On a recent Sunday evening around dusk, Willie Grayeyes stood on a sagebrush and juniper-studded mesa, scanning the southeast Utah landscape. It was a place the Navajo Democrat’s family had lived for generations and where he’s hoping to be part of a political first.
“We’re on Paiute Mesa, San Juan County, Utah,” Grayeyes said. “This is the place where I was born.”
A collection of juniper branches, long turned gray, were arranged in a dome shape as shelter from the summer sun. Nearby, a collapsed wooden fence marked the place Grayeyes’ family kept its herd of sheep. It’s also where his umbilical cord is buried, he explained, an important rite in his Navajo culture.
“So you have ties with the earth there, plus your livelihood,” he said.
This fall Grayeyes is running as a Democrat for one of three county commissioner seats in San Juan County. The stakes for this year’s midterm are high. If Grayeyes is successful, his win will likely shift the power dynamic in the county from majority Republican to Democrat.
The race for county commission district 2 has become emblematic of gerrymandering, Native American sovereignty and the fight over public lands — including the heated dispute over shrinking Bears Ears National Monument.
In 2016 a federal judge ruled that San Juan County was racially gerrymandered and that the districts unfairly emphasized the voting power of white residents over Navajos.
That ruling gave Grayeyes hope that he could win. In this county that’s roughly split between Navajo and white residents, it could be the first time two Democratic Navajos are elected to the three-person County Commission.
But it’s been anything but easy for Grayeyes. Earlier this year he was kicked off the ballot after an opponent said he lived in Arizona, not Utah. Grayeyes’ community, called Navajo Mountain, sits almost exactly on the state line. To leave, one has to drive south into Arizona, then loop northward around canyons or Lake Powell. As a result, residents regularly go to Arizona for mail, groceries and to work.
In light of the disputes over his residency, Grayeyes gave a tour of his family home. It’s a two-bedroom manufactured home within the Utah state boundary, near his birthplace on Paiute Mesa.
“We don’t have any running water. We don’t have any power lines out here. Nothing,” he said. “Mainly it’s just a place to stay,”
His brother moved in last summer, and since then, Grayeyes said, he has alternated between the homes of his sister and his daughter, who both live in Utah. Recently filed court documents show Grayeyes has been a registered voter in San Juan County for 18 years. He maintains that the non-residency claim was just a ploy to get him out of the race.
A federal judge sided with Grayeyes, arguing that his removal from the ballot violated his constitutional rights, allowing him to re-enter the race. The judge said, however, the question of Grayeyes’ residency could be revisited after the election.
Neither the San Juan County clerk who removed Grayeyes from the ballot nor his current Republican opponent, Kelly Laws, responded to requests for comment for this story despite attempts to reach them by phone, email and certified mail.
Grayeyes, however, was happy to talk. He said the drama may work in his favor.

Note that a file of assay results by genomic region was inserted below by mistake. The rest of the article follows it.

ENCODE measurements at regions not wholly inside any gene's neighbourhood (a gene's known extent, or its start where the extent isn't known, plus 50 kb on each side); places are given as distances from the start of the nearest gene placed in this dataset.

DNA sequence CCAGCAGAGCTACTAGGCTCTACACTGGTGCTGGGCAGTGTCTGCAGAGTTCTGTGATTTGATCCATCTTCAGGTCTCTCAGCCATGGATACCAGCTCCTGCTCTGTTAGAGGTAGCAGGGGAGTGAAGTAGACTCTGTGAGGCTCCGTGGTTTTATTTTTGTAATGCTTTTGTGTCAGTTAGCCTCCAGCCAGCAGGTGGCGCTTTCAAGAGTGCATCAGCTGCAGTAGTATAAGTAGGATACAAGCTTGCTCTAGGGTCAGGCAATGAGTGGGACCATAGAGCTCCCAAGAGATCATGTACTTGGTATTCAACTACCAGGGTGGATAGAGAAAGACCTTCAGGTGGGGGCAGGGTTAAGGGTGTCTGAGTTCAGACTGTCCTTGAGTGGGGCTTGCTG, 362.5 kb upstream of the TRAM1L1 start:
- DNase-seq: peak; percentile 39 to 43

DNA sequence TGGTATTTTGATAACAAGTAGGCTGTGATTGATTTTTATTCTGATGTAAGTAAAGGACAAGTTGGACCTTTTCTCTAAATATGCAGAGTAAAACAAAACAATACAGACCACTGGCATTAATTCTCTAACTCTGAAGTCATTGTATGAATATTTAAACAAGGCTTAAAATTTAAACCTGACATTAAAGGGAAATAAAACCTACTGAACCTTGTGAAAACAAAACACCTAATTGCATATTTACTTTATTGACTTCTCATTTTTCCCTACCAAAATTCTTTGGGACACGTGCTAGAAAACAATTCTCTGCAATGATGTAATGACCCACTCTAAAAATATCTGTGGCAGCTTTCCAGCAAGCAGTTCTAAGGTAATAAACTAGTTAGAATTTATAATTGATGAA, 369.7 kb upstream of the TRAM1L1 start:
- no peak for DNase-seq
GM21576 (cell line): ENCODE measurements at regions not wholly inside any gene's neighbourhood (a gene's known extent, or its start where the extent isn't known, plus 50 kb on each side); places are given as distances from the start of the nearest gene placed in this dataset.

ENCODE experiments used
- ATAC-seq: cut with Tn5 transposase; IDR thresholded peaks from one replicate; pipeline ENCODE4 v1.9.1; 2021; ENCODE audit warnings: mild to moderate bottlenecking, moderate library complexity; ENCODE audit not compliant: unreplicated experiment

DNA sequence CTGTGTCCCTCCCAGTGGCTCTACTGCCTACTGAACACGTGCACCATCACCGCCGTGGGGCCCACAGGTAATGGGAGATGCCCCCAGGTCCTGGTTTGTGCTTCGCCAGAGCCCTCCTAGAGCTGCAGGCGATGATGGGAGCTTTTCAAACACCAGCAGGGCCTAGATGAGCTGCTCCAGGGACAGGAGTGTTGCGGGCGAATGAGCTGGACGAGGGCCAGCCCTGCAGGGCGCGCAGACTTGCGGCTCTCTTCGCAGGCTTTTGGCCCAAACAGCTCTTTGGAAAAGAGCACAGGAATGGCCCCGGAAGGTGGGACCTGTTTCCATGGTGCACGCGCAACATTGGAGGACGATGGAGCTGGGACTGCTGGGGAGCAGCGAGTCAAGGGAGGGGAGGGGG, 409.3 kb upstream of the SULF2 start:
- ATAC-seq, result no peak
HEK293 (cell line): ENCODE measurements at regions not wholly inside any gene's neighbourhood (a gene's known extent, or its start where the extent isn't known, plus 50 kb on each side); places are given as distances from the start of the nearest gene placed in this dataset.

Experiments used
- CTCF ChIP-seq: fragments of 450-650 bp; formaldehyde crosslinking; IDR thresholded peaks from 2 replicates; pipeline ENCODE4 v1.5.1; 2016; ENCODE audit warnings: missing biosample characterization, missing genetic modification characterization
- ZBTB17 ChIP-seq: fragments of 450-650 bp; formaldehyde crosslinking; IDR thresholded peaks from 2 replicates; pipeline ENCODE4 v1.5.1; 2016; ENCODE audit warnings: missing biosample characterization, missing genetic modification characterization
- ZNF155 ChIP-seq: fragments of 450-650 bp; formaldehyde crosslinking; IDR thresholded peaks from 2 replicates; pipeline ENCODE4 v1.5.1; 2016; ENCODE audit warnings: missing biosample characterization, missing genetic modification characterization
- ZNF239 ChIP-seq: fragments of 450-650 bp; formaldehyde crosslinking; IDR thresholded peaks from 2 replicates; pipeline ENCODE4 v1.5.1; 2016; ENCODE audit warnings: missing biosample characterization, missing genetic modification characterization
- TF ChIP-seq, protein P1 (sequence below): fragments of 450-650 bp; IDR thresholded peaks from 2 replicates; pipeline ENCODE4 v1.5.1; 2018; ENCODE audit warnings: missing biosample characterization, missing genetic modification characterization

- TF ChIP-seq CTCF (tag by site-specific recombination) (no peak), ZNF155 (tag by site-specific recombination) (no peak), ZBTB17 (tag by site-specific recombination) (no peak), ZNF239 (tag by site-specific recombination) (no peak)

“That is a plus. Free advertisement for me,” he said.
Since returning to the ballot, Grayeyes has concentrated on the issues he sees facing the county. One is the Bear Ears National Monument. As board chairman of the advocacy group Utah Dine Bikeyah, Grayeyes was a major critic of the Trump Administration’s efforts to shrink the monument last December. He believes tourism through the original, expanded monument designation is the best option for economic development in the county.
But an even larger focus of his campaign platform is to improve services like road maintenance and Internet access on Utah’s Navajo reservation.
On a recent day, Grayeyes visited a place that embodies this issue for him. Driving outside the Navajo Mountain community, he stopped on a steep dirt road that winds downhill into a nearby canyon. The rusted-out skeleton of a car sat crumpled on the rocks several hundred feet below.
“Five students came off that cliff up on the corner; landed down there,” Grayeyes said. “Five young high school students.”
He said a simple guardrail could have prevented their deaths.
“San Juan County has the authority and responsibility to establish certain services. Particularly basic services. They have never done that,” he said.
San Juan County Commissioner Phil Lyman disagrees. Lyman, a Republican who is stepping down from the commission to run for a seat in the Utah legislature, says the Navajo Nation often refuses the county’s assistance.
“We’ve worked harder than anybody — at huge expense and sacrifice and effort — to try to put services on the San Juan County side of Navajo Nation,” he said. “We’re talking about a sovereign nation.”
Lyman points out that the county didn’t create the Navajo Nation, which extends far into Arizona and New Mexico. He says negotiating between the county and tribal governments can be messy.
“It’s not as black and white as ‘Hey, these roads are less improved than the roads off the reservation, therefore San Juan County must be racist,’” he said. “There are real challenges when you try to operate on the Navajo Nation.”
Grayeyes counters that the tribal jurisdiction argument is just an excuse.
“Well, if there’s a jurisdiction problem, address it,” he said. “Work with it. Put a rope around it and tame it and bring it over. Let’s saddle it.”
Only then, Grayeyes said, can officials help break down the barriers between the two sides.
This story was produced by the Mountain West News Bureau, a collaboration between Wyoming Public Media, Boise State Public Radio in Idaho, Yellowstone Public Radio in Montana, KUER in Salt Lake City and KRCC and KUNC in Colorado.